|Indian economy – Continues to gain steam
The Indian government, elected into power with a majority mandate on the platform of economic reforms and growth, is approaching its second anniversary in office. The report card on its performance is largely positive, but there are certain areas for improvement.
On the positive side, India has overtaken China to become the fastest growing major economy in the world. For the fiscal year ending March 2016, most estimates peg GDP growth at 7.6%, which is particularly positive in light of two consecutive years of poor monsoons. Benign oil and commodity prices have led to a controlled level of inflation, reduced fiscal deficit and enabled the Central Bank to reduce interest rates.
Opening up of sectors such as railways, defense, insurance, medical devices to FDI, has helped attract record levels of foreign investment, which should be further augmented by recent announcements on FDI increases in e-commerce marketplaces and other online business models. In a recent E&Y survey, India was ranked as the most attractive investment destination in the world, ahead of China and South-East Asia.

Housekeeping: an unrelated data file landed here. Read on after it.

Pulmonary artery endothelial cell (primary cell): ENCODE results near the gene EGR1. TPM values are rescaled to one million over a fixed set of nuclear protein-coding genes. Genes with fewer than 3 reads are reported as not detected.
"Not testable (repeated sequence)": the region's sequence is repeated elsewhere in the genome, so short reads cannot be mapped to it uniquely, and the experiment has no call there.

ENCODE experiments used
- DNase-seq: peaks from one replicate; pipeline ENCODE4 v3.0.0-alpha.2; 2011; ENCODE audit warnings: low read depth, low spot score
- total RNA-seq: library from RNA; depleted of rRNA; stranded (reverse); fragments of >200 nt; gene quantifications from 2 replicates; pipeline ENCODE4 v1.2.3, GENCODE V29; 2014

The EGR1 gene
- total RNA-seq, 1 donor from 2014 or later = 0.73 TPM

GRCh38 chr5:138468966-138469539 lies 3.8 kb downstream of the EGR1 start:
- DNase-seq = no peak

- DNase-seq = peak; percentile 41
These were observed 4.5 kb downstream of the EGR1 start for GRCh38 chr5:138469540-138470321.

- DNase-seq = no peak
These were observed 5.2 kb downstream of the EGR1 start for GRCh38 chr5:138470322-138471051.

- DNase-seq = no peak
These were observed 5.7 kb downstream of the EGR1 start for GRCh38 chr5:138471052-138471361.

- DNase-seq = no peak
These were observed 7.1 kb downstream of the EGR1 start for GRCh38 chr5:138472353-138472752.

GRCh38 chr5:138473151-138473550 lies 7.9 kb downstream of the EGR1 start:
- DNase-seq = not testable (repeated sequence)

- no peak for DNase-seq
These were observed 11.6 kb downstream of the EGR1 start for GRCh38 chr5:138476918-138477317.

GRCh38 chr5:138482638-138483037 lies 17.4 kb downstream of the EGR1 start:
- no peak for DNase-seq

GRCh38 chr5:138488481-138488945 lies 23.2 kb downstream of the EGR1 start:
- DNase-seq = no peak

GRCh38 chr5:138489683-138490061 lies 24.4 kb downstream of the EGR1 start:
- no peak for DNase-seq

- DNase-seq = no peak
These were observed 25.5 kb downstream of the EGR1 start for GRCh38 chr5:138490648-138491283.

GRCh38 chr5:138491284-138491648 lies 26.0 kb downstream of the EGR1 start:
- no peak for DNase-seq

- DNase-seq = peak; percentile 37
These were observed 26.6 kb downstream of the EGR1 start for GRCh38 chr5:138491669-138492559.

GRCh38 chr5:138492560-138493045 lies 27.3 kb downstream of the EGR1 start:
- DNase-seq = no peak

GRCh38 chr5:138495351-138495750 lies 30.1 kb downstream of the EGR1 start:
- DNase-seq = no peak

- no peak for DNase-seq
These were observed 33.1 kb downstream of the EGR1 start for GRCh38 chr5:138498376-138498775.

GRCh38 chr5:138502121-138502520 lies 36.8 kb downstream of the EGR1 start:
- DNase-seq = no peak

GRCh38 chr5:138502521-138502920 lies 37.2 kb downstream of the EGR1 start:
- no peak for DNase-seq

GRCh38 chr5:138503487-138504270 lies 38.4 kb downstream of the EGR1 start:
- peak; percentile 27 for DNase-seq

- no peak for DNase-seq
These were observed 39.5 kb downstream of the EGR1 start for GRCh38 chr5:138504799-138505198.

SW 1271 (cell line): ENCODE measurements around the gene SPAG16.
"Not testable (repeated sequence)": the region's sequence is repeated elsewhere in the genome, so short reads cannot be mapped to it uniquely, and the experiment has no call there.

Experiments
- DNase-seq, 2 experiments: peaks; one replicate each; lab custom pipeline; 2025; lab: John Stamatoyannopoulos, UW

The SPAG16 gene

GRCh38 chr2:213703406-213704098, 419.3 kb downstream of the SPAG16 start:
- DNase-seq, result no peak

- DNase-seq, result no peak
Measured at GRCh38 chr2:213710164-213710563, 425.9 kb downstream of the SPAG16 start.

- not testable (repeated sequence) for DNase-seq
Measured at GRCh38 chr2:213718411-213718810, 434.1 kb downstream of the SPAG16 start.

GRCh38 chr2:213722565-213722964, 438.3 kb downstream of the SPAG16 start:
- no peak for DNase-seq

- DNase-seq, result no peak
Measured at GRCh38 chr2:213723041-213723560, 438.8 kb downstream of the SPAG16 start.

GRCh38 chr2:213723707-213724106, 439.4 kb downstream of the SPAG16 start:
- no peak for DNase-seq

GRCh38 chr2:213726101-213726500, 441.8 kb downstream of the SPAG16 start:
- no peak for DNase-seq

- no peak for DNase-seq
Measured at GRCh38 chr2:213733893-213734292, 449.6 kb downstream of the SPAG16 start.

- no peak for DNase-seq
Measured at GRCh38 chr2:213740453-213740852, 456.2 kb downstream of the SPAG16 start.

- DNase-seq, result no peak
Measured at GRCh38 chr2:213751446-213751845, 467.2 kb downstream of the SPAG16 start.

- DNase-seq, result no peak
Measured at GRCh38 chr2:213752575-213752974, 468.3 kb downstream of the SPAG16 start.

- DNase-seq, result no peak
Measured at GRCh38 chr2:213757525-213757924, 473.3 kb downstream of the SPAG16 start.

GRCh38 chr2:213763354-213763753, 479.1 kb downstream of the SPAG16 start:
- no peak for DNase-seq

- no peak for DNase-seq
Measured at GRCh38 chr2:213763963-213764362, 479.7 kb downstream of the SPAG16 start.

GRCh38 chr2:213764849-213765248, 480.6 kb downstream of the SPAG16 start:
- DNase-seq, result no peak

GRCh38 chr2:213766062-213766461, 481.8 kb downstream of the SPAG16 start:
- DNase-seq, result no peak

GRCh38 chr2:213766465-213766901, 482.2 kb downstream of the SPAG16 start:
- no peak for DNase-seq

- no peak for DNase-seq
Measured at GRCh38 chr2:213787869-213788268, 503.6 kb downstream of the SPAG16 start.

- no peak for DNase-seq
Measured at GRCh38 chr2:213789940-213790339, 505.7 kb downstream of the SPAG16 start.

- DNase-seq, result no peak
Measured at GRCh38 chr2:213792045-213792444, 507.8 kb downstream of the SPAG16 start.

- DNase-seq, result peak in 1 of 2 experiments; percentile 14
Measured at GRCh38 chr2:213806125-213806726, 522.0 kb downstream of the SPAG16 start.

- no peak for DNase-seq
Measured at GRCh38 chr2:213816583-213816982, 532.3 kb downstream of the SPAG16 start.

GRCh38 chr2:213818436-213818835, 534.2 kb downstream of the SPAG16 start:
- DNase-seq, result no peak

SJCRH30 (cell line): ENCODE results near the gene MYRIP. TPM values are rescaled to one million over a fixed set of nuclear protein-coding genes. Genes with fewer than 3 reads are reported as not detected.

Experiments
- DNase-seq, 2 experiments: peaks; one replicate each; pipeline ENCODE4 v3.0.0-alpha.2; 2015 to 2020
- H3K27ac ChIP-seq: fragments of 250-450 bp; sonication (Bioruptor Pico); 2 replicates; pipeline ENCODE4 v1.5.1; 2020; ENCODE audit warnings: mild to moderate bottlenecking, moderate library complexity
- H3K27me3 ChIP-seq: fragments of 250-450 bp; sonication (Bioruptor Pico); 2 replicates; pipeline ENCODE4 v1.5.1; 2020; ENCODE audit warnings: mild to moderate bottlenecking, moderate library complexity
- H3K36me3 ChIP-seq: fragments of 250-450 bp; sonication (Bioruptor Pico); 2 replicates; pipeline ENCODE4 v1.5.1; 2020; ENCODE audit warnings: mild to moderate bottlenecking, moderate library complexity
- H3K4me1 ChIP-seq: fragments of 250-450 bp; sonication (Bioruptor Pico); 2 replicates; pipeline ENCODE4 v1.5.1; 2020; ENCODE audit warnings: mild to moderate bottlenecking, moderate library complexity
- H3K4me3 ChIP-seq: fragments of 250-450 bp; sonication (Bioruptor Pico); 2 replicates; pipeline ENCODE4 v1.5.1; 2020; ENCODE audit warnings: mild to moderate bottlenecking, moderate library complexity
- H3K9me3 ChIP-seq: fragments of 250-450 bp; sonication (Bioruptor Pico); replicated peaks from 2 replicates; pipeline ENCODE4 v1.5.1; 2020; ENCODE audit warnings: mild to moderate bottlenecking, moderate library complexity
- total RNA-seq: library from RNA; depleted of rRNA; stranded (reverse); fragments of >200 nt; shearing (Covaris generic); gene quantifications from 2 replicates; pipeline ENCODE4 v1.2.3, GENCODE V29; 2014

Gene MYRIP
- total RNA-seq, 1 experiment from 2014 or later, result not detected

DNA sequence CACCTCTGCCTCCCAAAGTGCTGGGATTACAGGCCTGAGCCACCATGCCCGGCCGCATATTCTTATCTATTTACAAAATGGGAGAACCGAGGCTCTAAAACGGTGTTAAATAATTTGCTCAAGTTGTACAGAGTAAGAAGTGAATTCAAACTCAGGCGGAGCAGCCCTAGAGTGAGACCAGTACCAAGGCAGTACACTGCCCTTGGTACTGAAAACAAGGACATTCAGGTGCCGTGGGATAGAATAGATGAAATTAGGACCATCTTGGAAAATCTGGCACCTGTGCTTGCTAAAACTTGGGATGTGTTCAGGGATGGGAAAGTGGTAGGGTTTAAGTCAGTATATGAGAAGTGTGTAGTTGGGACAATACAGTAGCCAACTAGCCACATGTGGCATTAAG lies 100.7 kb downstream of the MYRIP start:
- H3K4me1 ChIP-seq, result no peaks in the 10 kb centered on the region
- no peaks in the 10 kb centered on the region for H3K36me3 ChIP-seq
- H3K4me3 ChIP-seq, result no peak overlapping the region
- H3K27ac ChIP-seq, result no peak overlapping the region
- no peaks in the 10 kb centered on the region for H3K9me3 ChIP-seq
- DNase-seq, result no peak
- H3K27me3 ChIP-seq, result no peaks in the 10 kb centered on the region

The “Make In India” program, which aims at making India a global manufacturing hub, has attracted over US$400 billion of overseas investment commitments. The “Skill India” program is targeted towards ensuring that enough trained workforce is available to meet the manufacturing demand.
While ensuring attractiveness for India as an investment destination, the government has also kept its promise of meeting fiscal deficit targets – an achievement that has been lauded by many.
However, political logjam has made delivering on other promises harder for the government. A much-awaited reform on a central goods-and-services tax, aimed at creating a single market with improved efficiencies across India, remains stalled. Land acquisition and labor law reforms are also on the back burner. Weak exports due to tepid global growth and a hangover from bad loans on the books of banks have led to muted capital investments and dragged earnings growth, which have also had an impact on equity markets. Overall infrastructure and ease of doing business, while improving, still have much room for enhancement.
Considerable ground has undoubtedly been covered in the last two years. Many believe that that next decade (and more) belongs to the country. With all eyes trained on India, the government clearly remains focused on continuing the reform momentum and leveraging the growth opportunity.